Tribal Government

How Current Campaign Finance Reform Legislation
Increases Tribal Governments’ Influence on Elections and Federal Agencies

The Federal Election Commission (FEC) has ruled that Tribal Governments are not subject to the same limits on campaign contributions as individuals and non-governmental groups. The question has been raised as to the wisdom and fairness of this ruling. It has been the hope of many that current campaign finance legislation, designed to limit the influence of special interest groups, would be written or amended to prevent unbridled tribal government campaign contributions.

Despite the efforts of many citizens to pressure Congress to close the “tribal loophole,” no Senator has had the courage to publicly address this issue. Here is some of the story.

How Tribal Sovereignty Threatens Voting Rights

Of Elephants, Donkeys and Hippos…The Dung in America’s Elections

“Partnerships and other business forms are treated by FEC as “non-stock corporations”. These entities can contribute without regard to the annual aggregate limit because they are not “individuals.” However, these entities are treated as PACs and, if they raise or spend more than $1,000 in a single calendar year, they must register and disclose their receipts and expenditures. Indian tribes behave like a PAC (in that they give without restriction on aggregate contributions) and like an individual (in that they give without having to register and disclose)…and unlike either PACs or individuals, Indian tribes can use their tribal funds for contributions.”
– Ed Zuckerman, Editor of the PACS & Lobbies Newsletter

[Editor’s Note: “Tribal funds” are millions of government dollars that come involuntarily from U.S. taxpayers and from tribal government businesses, especially casinos.]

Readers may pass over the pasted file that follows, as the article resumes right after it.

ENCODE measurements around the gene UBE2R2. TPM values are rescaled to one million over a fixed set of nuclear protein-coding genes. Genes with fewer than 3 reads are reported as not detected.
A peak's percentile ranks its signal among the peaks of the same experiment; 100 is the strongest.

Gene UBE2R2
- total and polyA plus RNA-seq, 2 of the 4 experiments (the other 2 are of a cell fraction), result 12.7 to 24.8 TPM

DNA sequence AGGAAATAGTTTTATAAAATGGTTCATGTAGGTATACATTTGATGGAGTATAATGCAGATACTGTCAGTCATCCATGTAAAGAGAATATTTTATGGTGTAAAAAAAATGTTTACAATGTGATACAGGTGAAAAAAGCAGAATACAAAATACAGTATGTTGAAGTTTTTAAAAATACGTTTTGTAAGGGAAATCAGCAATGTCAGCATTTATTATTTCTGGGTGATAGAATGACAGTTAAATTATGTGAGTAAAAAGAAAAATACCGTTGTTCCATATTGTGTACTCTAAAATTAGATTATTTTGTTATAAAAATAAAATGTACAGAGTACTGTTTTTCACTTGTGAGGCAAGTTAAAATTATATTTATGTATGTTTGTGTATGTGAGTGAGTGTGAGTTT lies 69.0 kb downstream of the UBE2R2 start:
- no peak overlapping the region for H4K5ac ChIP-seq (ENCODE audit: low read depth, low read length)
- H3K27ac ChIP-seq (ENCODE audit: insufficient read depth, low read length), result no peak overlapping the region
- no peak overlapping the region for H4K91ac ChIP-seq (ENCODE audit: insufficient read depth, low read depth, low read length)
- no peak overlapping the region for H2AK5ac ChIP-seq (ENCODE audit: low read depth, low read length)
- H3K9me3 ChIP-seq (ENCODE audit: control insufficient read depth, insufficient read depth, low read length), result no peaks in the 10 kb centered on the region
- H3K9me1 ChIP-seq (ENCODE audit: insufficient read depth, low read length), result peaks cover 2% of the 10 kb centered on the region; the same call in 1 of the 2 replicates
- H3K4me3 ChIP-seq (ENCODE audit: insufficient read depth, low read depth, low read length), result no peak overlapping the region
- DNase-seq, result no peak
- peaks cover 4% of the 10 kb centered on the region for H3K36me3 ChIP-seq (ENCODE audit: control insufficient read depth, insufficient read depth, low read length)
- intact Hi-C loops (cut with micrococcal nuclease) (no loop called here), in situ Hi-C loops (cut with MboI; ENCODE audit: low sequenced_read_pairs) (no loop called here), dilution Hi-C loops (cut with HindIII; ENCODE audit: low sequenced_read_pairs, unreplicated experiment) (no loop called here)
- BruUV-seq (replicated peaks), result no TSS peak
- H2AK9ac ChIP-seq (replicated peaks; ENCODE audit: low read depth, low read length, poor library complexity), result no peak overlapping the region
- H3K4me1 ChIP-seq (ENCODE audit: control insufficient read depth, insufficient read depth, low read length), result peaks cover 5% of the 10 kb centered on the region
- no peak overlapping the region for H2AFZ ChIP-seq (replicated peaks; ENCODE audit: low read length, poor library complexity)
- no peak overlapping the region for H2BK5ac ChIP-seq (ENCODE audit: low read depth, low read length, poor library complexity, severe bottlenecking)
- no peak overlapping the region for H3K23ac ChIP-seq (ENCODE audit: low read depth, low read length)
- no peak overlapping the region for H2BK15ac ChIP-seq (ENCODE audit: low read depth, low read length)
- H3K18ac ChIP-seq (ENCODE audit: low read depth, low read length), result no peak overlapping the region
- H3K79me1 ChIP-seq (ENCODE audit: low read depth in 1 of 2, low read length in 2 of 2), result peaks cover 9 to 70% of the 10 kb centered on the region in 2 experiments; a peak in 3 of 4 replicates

Follow the Chronology

May 15, 2000 – FEC Issues a Decision
June 14, 2000 – FEC Lets Indian Tribes Convert Government Funds to Political Contributions
April 11, 2001 – McCain-Feingold Indian Giving Loophole
January 3, 2002 – Nat’l Review Comment On Campaign Finance Reform Law/Sen. McCain’s Role
March 4, 2002 – Loopy Campaign-Finance Hole
March 7, 2002 – Indian Gambling Benefits from Campaign Finance Bill
March 15, 2002 – Citizen Group Cites Troubling Sources of Influence
March 20, 2002 – Campaign Reform Wins Passage; Bush Will Sign
May 30, 2002 – Casino Royale Politics
July 7, 2002 – Eastern Pequot Lobbyist Also a GOP Fund-Raiser
July 14, 2002 – Featured in Perspective A Glaring Omission
September 15, 2002 – American Indians See Gains in Political Clout
September 27, 2002 – State Sues Tribe Over Reporting of Gifts
October 24, 2002 – Tribe Flexes Influence in Doyle-Friendly Ads
November 24, 2002 – State, Tribe in Fight Over Election Laws
January 6, 2003 – Election-Donor Suit Pits Tribes Against State
January 9, 2003 – Tribe’s Lawyer Blames State for Legal Tussle
January 16, 2003 – Suit Over Donations Tests Indian Tribes
February 2003 – Advocacy, Avarice or Addiction? – What is the Price of Congress?
February 28, 2002 – Stop Campaign Gravy Train
March 7, 2003 – Judge Concludes Tribes Must Report Donations
December 15, 2002 – Playing the Political Slots
January 8, 2003 – State Indian Tribes Cover Their Political Bets with Cash
Date Unknown – The K Street Jackpot from Indian Casinos
Date Unknown – Tribal Money’s Undue Influence on the Clinton Administration
Date Unknown – How the Radical Indian Movement Controls American Governments

Campaign Financing

Campaign Finance Information Center
Open Secrets Center for Responsive Politics